Istanbul, with over 15 million inhabitants meanwhile by far the largest European city, welcomes us with autumn temperatures and some rain. From our very central overnight location at a parking lot below the old town, directly on the Bosporus, we first do a few administrative things by foot.
The first way leads us to the Iranian embassy, where we pick up our medical visa for our next travel destination (normal tourist visas are not yet issued due to Corona and you have to look for other options). We have already received the confirmation with the electronic authorization code, but nowadays you never know … and Iran is geopolitically not that easy at the moment. The more pleased we are that after 15 minutes we have received our visas and can even pay with a credit card on site. We were again confirmed that the land borders are open and our confidence that we can drive the “total Iran-Arabian Peninsula tour” continues to grow. In the evening we reward ourselves appropriately for this small milestone with dinner in one of Istanbul’s top restaurants.
We were in Istanbul for a classic city trip in 2013, so this time we are only concentrating on selected topics: the bazaars, the Topkapi Palace, just strolling through the alleys and inhaling the atmosphere. The mixture of pulsating oriental life and the dynamism of a rapidly growing, multicultural and very modern cosmopolitan city gives Istanbul a very special flair. In addition to Rio de Janeiro and Cape Town, Istanbul is also a city where we can imagine living for a few months after our world tour in order to get to know the city even more intensively. We are totally thrilled again and Karin loves to chat with the traders in the bazaars all day.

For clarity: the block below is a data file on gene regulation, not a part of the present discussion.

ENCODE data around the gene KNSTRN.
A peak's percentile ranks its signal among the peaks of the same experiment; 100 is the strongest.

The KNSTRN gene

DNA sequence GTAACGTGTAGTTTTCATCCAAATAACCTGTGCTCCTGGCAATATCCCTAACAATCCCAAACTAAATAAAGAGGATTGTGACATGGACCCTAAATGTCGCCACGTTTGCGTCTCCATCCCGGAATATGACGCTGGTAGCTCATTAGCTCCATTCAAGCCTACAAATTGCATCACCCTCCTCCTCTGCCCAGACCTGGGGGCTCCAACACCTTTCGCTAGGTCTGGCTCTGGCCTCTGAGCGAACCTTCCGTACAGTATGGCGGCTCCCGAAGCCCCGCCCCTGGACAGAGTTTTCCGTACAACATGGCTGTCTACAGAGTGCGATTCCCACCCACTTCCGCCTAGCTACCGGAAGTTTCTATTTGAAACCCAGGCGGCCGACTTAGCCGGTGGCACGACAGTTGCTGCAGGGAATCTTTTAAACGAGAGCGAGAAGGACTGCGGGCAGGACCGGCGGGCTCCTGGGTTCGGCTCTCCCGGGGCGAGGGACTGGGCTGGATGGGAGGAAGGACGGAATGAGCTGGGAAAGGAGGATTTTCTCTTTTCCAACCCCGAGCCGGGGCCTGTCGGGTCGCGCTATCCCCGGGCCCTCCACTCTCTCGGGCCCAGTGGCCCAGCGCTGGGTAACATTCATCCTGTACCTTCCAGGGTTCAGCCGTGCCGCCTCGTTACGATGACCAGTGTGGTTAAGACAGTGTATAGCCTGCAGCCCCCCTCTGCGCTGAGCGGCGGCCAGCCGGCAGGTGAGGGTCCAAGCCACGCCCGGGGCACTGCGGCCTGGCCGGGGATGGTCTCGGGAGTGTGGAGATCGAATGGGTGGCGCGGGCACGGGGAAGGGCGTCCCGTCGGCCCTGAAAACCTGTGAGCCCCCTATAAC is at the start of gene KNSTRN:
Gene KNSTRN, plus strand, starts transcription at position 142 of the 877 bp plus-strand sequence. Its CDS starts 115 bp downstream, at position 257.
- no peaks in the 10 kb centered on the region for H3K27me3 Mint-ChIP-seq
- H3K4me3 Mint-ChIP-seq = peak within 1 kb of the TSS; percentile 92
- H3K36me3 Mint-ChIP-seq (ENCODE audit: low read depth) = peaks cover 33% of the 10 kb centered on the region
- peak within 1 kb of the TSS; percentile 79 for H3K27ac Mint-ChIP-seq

We leave the greater Istanbul area via the most modern motorways and bridges … which naturally takes a while given the huge dimensions … All in all, it takes us three hours from west to east, without major traffic jams and delays. Inconceivably, more than São Paolo… our biggest city we have visited so far.
With the ancient cities of Pergamon and Ephesus, culture is back on the agenda. Unfortunately, tourism is in full swing again – from our second trip to Africa we are still “Corona spoiled” in this regard. The sintered terraces of Pamukkale are impressive … but we would have imagined them to be bigger overall, despite the fact that they are two kilometers long and 100 meters wide and deep. Many are no longer properly intact.
After the city and the ancient cultural program, we strive for nature, solitude and tranquility. We find all this at Salda Gölü, a turquoise mountain lake which is also called the “Maldives of Turkey” due to its color. Here we spend a relaxing day before heading down south to the Lycian coast. It is considered to be the most beautiful coast of Turkey, as the Taurus Mountains, with their mountains over 3,000 meters high, drop steeply to the rugged coast.
The Lycian coast leaves us with mixed feelings. On the one hand the highly touristy areas are disappointing (and especially the alleged “picture book beach” near Fethiye / Ölüdeniz, known from all travel brochures). On the other hand, there are still charming places like Kalkan, Kas or the 16 km long, unspoilt beach from Patara. The absolute highlight for us on the Lycian coast, however, is the medieval fishing village of Simena, which can only be reached by foot or by boat: especially in the evening after the tourist boats have left, you experience a great atmosphere that reminds us to fishing villages on the islands of Lake Titicaca or lonely Thai islands in the early 80s. The Lycian coast: without a doubt, a world of contrasts.
The further coastal road to Antalya can compete with the best in the world in terms of routing and view, before TUI coaches, uniformed travel hostesses and huge hotel complexes take over when approaching Antalya. In Antalya itself we only spend a little time for a service stop for Shujaa … there is always something to do on the vehicle, despite extensive wellness treatments before the start of our trip. And then we drive on quickly.
Western Turkey surprises us: we would not have expected such a booming, tidy, modern country with an excellent infrastructure. Europe, and especially Germany, really has to be careful not to lose ground … and you don’t have to look to China for that. We have approached Asia … but we don’t really have the feeling of being in the Orient yet. But we will be heading further east!